HALIFAX -- The last will and testament of the man responsible for Nova Scotia's mass shooting has been made public -- and so have more details on where some of his illegal weapons may have come from.

In his own handwriting, Gabriel Wortman laid out his last will and testament in March of 2011.

The will names his girlfriend as his sole executor and beneficiary.

He also outlined how he was to be buried upon his death.

"Un-embalmed and non-cremated at the cemetery in Portapique," he writes. In a "Hudson Bay blanket in a concrete vault."

That is unlikely to happen as the Portapique Cemetery is at the centre of where the killer began his rampage the night of April 18 -- killing 22 people by the time it ended.

His girlfriend -- who witnesses say had been abused by him -- survived his attack that weekend and has since removed herself as the will's executor.

"The Public Trustee of Nova Scotia will be the administrator of the estate," said lawyer Robert Pineo.

Pineo represents families of the victims in a proposed class action lawsuit seeking damages from the shooter's estate. Documents show that estate is worth about $1.2 million.

"Each individual plaintiff will have their own claim adjudicated by the Supreme Court so that everybody has a fair chance at the compensation," Pineo said.

Other information was also released by court order Friday, details previously redacted in RCMP search warrants.

Those details reveal one witness told RCMP the shooter "acquired guns from a friend who passed away."

According to the RCMP, the killer obtained his guns illegally in Canada and the U.S.

We now also know that he visited a so-far unnamed business on July 3 2019, to purchase "sheets of reflective and sapphire blue vinyl."

Those materials were possibly used on the replica RCMP vehicle he would use in his crimes nine months later.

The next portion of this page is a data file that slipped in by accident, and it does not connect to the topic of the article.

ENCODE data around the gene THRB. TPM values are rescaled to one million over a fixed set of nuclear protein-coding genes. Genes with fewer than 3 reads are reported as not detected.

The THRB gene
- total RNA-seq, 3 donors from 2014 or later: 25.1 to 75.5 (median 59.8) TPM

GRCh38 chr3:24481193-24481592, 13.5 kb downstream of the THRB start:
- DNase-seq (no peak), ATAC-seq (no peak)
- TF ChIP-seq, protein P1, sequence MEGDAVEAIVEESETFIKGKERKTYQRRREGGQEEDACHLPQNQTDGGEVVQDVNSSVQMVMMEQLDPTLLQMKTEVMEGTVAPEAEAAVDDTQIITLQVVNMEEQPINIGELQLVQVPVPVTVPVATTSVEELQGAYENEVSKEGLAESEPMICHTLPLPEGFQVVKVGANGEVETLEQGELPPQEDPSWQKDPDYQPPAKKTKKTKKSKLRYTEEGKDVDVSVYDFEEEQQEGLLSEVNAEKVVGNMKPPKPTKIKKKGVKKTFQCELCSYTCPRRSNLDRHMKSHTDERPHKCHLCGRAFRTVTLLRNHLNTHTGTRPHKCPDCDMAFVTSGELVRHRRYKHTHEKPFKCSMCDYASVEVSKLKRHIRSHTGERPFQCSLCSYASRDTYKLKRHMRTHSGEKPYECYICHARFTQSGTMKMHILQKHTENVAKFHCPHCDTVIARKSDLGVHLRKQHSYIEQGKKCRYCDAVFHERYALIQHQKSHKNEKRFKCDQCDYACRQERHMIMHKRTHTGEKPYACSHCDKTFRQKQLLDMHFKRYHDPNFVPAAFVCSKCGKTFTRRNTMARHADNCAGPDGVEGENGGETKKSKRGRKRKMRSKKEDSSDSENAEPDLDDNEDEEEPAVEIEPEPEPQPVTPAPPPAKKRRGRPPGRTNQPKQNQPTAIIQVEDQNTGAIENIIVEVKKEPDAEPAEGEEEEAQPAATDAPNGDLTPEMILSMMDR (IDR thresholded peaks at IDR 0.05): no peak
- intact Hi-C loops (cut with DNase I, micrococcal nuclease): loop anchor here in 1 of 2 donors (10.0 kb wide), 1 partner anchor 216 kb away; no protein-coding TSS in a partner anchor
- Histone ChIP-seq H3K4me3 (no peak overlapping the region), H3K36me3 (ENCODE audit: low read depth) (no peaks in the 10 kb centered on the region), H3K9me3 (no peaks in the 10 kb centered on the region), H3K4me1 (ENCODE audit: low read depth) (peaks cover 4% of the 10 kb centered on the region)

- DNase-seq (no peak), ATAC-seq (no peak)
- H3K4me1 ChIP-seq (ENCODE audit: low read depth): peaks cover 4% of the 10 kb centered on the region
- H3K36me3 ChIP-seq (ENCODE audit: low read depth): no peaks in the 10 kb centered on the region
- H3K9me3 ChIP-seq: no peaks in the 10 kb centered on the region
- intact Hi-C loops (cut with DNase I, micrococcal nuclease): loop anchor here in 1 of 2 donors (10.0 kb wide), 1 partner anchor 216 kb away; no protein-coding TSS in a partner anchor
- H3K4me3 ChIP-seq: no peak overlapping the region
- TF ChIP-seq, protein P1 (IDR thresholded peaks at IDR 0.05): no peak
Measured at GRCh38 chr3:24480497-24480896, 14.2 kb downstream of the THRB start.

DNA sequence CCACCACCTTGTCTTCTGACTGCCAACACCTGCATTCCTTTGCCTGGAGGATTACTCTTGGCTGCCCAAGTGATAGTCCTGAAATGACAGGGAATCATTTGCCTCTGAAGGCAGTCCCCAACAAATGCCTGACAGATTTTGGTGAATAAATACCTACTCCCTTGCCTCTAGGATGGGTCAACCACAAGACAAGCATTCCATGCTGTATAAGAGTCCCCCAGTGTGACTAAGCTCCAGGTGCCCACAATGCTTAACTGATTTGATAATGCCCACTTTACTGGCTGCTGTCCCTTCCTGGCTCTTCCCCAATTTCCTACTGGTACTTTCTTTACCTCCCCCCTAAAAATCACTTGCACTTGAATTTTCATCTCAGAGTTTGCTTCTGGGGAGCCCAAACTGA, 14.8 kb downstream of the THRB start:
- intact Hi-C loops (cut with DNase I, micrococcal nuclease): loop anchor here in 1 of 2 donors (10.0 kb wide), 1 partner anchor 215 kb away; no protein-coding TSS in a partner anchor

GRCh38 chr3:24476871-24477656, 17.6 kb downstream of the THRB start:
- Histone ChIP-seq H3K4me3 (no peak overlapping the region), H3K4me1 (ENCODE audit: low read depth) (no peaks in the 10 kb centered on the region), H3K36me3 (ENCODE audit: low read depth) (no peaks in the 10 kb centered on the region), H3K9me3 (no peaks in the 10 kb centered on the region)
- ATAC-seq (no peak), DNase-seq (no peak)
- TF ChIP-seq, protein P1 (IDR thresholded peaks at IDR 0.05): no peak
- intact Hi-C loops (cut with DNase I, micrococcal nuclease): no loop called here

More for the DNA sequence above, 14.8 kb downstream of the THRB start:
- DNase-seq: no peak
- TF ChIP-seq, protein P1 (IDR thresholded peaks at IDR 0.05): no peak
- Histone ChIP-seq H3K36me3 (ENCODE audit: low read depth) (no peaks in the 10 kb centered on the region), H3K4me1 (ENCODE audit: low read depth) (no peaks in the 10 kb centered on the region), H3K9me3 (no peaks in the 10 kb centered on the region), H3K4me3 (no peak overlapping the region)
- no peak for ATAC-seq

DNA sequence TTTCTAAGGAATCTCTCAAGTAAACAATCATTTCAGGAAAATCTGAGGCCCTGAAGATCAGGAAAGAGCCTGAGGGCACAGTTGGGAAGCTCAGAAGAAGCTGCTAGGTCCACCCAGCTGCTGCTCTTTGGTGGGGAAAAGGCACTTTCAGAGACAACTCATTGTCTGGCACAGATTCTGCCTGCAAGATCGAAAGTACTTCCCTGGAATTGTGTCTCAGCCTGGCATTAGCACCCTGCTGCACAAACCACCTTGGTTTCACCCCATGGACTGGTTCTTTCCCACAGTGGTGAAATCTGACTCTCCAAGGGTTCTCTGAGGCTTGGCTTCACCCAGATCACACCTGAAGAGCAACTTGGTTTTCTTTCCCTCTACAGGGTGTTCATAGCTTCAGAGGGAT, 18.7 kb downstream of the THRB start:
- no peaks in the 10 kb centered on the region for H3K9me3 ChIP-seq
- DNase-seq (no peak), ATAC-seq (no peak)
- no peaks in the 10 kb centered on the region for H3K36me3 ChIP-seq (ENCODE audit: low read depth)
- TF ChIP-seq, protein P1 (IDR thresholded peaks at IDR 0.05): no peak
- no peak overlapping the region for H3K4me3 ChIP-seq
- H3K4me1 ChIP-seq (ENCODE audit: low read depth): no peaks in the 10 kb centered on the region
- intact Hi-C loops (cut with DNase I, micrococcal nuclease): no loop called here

The documents also show police are seeking phone records dating back to April 1, 2019 from two phone numbers connected to the shooter's denture business.

In that search warrant – the investigating officer says that information could determine if there were any "co-conspirators."

"I think the redactions make sense," said CTV security analystChris Lewis, who says in many cases, the remaining redactions are necessary.

Many are related to the privacy of witnesses.

Others concern the ongoing probe into the firearms used in the killings.

But, Lewis says at some point more details will need to come out.

"Because this is the biggest thing to hit the province of Nova Scotia since the Halifax Explosion, and a lot of people died, and a lot of people were impacted by that," he said.

Several media organizations, including CTV News, are continuing an application to make details from additional search warrants public...

The next court date for that application is June 30.

As details continue to emerge around the tragedy, the families of those killed in the mass shooting are, of course, still struggling with their immense loss.

Pineo says he describes them, as "heartbroken, but strong."